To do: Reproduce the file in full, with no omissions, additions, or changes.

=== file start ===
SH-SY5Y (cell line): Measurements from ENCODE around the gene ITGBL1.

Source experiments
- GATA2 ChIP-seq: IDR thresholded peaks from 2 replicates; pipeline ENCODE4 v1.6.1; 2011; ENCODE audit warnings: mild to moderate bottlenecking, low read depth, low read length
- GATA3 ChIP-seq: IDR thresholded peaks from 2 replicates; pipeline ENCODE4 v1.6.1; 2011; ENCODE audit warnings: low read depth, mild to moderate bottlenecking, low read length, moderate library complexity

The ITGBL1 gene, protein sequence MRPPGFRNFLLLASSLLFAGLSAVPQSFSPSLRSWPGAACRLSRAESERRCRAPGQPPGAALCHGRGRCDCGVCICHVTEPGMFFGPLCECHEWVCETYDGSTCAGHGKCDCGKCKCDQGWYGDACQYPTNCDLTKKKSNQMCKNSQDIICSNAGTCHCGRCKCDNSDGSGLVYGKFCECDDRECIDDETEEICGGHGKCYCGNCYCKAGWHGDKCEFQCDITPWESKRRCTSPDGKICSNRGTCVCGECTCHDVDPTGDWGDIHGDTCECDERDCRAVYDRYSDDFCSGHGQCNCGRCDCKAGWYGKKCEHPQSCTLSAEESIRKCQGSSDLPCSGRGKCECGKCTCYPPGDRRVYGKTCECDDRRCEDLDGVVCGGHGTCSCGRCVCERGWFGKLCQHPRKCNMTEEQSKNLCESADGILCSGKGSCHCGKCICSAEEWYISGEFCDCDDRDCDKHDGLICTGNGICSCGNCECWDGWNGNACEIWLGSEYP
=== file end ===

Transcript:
SH-SY5Y (cell line): Measurements from ENCODE around the gene ITGBL1.

Source experiments
- GATA2 ChIP-seq: IDR thresholded peaks from 2 replicates; pipeline ENCODE4 v1.6.1; 2011; ENCODE audit warnings: mild to moderate bottlenecking, low read depth, low read length
- GATA3 ChIP-seq: IDR thresholded peaks from 2 replicates; pipeline ENCODE4 v1.6.1; 2011; ENCODE audit warnings: low read depth, mild to moderate bottlenecking, low read length, moderate library complexity

The ITGBL1 gene, protein sequence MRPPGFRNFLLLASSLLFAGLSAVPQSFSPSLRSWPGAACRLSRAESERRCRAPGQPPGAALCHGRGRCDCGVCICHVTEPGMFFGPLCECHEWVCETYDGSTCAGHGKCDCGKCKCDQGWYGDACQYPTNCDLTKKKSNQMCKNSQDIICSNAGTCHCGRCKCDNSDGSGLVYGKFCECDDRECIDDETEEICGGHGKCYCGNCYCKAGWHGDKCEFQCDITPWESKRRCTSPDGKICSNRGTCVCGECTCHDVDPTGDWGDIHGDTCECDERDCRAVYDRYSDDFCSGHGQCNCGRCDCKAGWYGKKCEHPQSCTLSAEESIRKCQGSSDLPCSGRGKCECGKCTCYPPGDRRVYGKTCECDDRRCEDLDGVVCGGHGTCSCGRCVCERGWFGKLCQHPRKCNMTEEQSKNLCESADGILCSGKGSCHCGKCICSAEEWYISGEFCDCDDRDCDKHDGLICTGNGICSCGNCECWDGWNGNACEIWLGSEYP